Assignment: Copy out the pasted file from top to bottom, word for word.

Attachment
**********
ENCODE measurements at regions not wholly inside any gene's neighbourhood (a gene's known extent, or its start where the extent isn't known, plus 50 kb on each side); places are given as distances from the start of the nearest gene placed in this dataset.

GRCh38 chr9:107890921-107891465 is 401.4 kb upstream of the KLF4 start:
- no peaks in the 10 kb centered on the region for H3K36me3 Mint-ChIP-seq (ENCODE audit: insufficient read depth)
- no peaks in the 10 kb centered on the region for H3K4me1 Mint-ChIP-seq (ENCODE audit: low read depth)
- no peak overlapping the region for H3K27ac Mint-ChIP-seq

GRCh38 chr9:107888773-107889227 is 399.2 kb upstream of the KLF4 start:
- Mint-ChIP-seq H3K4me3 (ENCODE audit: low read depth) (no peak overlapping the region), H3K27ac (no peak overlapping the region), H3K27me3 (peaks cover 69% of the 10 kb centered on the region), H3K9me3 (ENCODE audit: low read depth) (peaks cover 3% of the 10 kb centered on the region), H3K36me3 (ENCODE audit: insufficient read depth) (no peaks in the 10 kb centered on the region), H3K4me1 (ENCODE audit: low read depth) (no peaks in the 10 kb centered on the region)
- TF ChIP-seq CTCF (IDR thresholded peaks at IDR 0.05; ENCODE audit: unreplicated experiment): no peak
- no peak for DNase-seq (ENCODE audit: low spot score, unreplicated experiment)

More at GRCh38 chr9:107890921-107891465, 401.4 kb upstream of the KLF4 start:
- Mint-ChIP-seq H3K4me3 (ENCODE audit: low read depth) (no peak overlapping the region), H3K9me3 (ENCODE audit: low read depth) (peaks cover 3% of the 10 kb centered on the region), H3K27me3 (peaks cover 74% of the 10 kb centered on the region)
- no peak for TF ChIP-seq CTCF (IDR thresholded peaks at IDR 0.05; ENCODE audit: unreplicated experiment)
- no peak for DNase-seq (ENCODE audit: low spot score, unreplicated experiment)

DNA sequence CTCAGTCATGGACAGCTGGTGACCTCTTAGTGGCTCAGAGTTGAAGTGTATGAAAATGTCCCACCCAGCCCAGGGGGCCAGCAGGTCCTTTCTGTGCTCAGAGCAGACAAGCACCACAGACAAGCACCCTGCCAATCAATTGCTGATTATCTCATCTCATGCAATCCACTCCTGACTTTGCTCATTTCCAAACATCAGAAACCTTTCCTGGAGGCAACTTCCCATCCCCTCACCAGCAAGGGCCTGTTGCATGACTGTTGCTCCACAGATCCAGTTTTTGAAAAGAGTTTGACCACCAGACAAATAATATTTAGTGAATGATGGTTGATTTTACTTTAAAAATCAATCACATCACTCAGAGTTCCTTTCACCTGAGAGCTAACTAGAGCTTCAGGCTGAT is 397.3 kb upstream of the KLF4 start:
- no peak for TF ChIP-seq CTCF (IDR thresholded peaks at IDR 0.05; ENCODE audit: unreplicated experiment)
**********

ENCODE measurements at regions not wholly inside any gene's neighbourhood (a gene's known extent, or its start where the extent isn't known, plus 50 kb on each side); places are given as distances from the start of the nearest gene placed in this dataset.

GRCh38 chr9:107890921-107891465 is 401.4 kb upstream of the KLF4 start:
- no peaks in the 10 kb centered on the region for H3K36me3 Mint-ChIP-seq (ENCODE audit: insufficient read depth)
- no peaks in the 10 kb centered on the region for H3K4me1 Mint-ChIP-seq (ENCODE audit: low read depth)
- no peak overlapping the region for H3K27ac Mint-ChIP-seq

GRCh38 chr9:107888773-107889227 is 399.2 kb upstream of the KLF4 start:
- Mint-ChIP-seq H3K4me3 (ENCODE audit: low read depth) (no peak overlapping the region), H3K27ac (no peak overlapping the region), H3K27me3 (peaks cover 69% of the 10 kb centered on the region), H3K9me3 (ENCODE audit: low read depth) (peaks cover 3% of the 10 kb centered on the region), H3K36me3 (ENCODE audit: insufficient read depth) (no peaks in the 10 kb centered on the region), H3K4me1 (ENCODE audit: low read depth) (no peaks in the 10 kb centered on the region)
- TF ChIP-seq CTCF (IDR thresholded peaks at IDR 0.05; ENCODE audit: unreplicated experiment): no peak
- no peak for DNase-seq (ENCODE audit: low spot score, unreplicated experiment)

More at GRCh38 chr9:107890921-107891465, 401.4 kb upstream of the KLF4 start:
- Mint-ChIP-seq H3K4me3 (ENCODE audit: low read depth) (no peak overlapping the region), H3K9me3 (ENCODE audit: low read depth) (peaks cover 3% of the 10 kb centered on the region), H3K27me3 (peaks cover 74% of the 10 kb centered on the region)
- no peak for TF ChIP-seq CTCF (IDR thresholded peaks at IDR 0.05; ENCODE audit: unreplicated experiment)
- no peak for DNase-seq (ENCODE audit: low spot score, unreplicated experiment)

DNA sequence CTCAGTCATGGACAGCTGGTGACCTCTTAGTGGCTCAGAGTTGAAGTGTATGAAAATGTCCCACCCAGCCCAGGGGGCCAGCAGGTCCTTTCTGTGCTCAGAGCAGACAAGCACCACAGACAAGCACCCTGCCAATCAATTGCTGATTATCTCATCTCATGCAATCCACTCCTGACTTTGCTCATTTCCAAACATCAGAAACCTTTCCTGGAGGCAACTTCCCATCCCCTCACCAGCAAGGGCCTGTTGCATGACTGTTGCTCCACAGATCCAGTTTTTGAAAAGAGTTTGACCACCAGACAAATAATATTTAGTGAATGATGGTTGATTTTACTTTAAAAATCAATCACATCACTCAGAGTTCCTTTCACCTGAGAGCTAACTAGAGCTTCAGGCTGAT is 397.3 kb upstream of the KLF4 start:
- no peak for TF ChIP-seq CTCF (IDR thresholded peaks at IDR 0.05; ENCODE audit: unreplicated experiment)